"Full coverage" will get me a new car if I crash.
Your auto repair shop may thank you for having collision and comprehensive coverage, because they'll get paid by your insurer for fixing your car. But however you define "full" coverage, it won't equate to you getting a new car after you crash.
Insurance is meant to put you back to where you were, not improve upon it, so you won't be getting a better car than you had.
If your car insurance agent tells you that you have "full coverage," ask what that entails. It could include liability, property damage and rental reimbursement, says Shane Fischer, an attorney in Winter Park, Fla.
"Unfortunately, most people who claim to have 'full coverage' are people of modest incomes who buy the cheapest policy their state legally allows," he says. "This can leave them without uninsured motorist coverage if they're a victim of a hit and run, without a rental car if theirs is damaged in a crash or personally responsible for thousands in medical bills if they don't have enough liability coverage.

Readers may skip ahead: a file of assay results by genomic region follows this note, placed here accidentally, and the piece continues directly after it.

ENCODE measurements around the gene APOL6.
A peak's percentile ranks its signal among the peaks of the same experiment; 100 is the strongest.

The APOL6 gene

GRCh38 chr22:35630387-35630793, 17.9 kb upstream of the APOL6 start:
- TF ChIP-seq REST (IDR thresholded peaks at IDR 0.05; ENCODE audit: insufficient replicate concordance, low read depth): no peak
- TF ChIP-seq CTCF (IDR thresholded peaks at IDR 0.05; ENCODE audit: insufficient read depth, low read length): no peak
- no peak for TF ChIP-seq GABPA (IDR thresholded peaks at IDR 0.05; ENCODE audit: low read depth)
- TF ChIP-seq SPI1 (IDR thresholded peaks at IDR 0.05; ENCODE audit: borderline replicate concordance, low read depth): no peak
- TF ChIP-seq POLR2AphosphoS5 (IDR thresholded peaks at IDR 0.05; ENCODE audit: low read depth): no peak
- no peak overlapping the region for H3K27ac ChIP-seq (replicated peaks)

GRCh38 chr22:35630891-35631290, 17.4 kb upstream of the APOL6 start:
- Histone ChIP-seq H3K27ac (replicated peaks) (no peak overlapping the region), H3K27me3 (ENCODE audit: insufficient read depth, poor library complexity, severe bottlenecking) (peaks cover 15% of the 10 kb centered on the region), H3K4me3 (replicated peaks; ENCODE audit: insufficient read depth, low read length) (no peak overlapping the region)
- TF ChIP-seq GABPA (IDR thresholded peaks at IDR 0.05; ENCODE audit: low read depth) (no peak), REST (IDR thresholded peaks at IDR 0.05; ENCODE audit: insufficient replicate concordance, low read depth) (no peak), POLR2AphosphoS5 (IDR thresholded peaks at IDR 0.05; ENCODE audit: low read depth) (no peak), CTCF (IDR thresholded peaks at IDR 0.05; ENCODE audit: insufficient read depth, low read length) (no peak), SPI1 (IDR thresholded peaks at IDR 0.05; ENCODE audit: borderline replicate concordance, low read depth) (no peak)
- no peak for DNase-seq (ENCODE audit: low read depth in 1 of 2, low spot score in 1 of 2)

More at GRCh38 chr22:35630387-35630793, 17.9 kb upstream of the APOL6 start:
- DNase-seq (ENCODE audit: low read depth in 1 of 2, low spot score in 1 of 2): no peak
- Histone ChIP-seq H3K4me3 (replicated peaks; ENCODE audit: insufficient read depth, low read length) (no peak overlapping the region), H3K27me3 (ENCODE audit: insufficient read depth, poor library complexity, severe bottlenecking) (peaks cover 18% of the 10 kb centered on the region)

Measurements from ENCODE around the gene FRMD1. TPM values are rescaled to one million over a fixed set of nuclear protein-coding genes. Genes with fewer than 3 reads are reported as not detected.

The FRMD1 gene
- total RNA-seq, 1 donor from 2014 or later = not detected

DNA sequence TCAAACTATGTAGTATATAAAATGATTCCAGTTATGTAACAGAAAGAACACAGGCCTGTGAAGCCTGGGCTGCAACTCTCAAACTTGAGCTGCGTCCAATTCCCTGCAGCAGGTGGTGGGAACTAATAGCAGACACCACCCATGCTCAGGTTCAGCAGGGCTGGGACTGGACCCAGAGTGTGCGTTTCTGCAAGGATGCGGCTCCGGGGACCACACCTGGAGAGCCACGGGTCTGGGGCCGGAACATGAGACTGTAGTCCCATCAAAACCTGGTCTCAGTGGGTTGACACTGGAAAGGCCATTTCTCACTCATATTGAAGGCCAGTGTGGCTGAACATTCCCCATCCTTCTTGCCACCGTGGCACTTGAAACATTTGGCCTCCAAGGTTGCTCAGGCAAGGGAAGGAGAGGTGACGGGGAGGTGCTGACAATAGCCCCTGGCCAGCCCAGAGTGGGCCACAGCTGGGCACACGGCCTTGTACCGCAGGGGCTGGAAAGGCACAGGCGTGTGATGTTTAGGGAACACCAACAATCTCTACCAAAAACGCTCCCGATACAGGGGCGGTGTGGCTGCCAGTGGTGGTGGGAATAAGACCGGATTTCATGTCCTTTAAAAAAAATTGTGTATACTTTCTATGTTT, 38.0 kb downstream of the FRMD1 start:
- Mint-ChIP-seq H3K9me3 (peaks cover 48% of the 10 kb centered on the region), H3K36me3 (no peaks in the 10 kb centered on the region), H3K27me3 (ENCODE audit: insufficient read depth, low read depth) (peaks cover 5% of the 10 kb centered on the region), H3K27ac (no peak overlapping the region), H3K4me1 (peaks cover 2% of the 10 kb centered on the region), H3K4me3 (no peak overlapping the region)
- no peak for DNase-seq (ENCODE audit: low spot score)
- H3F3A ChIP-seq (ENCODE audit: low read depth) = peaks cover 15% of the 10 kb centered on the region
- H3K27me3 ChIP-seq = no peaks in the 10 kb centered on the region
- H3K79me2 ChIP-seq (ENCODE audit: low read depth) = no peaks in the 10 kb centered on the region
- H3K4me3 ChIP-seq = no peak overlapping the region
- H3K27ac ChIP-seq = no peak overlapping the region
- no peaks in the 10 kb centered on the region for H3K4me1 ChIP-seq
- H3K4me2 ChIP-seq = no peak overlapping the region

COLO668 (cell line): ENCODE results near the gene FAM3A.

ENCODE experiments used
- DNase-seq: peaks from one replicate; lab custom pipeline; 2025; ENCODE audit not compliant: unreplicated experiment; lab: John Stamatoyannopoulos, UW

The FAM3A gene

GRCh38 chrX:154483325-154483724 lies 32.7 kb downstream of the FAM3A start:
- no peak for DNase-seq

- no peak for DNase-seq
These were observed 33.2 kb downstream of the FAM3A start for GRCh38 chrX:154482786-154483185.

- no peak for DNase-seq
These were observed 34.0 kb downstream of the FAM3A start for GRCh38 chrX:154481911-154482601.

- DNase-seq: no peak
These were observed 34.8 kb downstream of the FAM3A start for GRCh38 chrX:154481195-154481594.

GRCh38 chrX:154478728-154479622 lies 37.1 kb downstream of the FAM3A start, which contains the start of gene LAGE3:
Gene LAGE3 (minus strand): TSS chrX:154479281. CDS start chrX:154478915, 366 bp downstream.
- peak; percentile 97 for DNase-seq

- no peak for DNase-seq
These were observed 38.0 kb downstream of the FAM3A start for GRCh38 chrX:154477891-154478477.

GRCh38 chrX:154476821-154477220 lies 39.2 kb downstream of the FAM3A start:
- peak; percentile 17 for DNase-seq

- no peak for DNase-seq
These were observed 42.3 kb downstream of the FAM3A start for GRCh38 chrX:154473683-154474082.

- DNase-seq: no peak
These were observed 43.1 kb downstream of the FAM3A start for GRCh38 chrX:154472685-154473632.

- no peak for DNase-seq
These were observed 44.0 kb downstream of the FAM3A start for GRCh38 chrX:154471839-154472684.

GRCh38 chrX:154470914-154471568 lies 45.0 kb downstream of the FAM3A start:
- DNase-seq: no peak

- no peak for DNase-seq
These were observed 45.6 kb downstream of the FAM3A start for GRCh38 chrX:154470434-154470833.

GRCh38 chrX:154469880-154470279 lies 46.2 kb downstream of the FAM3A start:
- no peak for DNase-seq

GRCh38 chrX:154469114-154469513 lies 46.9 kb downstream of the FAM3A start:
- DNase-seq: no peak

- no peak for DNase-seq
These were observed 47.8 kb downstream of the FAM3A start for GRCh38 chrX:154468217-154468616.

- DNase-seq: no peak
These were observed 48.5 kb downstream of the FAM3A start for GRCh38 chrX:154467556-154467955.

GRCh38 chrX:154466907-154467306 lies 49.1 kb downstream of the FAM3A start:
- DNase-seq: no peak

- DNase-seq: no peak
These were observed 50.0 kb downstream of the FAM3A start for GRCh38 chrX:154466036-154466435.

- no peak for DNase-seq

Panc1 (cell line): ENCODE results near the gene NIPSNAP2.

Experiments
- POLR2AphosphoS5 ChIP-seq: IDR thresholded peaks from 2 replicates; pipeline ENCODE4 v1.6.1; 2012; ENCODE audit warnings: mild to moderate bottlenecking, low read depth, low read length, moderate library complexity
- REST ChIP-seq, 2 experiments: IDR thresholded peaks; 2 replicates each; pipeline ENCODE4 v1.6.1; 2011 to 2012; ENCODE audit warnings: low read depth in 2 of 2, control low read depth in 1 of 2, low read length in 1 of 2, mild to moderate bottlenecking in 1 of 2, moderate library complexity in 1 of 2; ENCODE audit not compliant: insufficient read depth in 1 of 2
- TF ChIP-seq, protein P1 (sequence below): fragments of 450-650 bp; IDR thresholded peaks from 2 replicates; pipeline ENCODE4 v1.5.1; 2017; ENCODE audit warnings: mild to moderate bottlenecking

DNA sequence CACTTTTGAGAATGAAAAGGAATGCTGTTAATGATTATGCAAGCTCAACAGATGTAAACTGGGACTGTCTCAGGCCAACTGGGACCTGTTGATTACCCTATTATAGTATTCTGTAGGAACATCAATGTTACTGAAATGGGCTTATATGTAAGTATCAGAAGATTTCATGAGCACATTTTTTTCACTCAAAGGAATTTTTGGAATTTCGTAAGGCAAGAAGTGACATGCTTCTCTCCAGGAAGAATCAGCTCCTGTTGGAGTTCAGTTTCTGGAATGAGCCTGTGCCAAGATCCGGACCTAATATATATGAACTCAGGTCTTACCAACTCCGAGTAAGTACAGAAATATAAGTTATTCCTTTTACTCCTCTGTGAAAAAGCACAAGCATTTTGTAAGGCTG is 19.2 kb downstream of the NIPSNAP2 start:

"Full coverage isn't an insurance term agents use, says Adam Lyons, CEO of The Zebra, a digital auto insurance agency. Collision insurance covers damage to your vehicle in an accident. Comprehensive covers non-accident damage, such as from theft and fire. If you want medical coverage and other protections, you'll have to spell that out for your agent, Lyons says.
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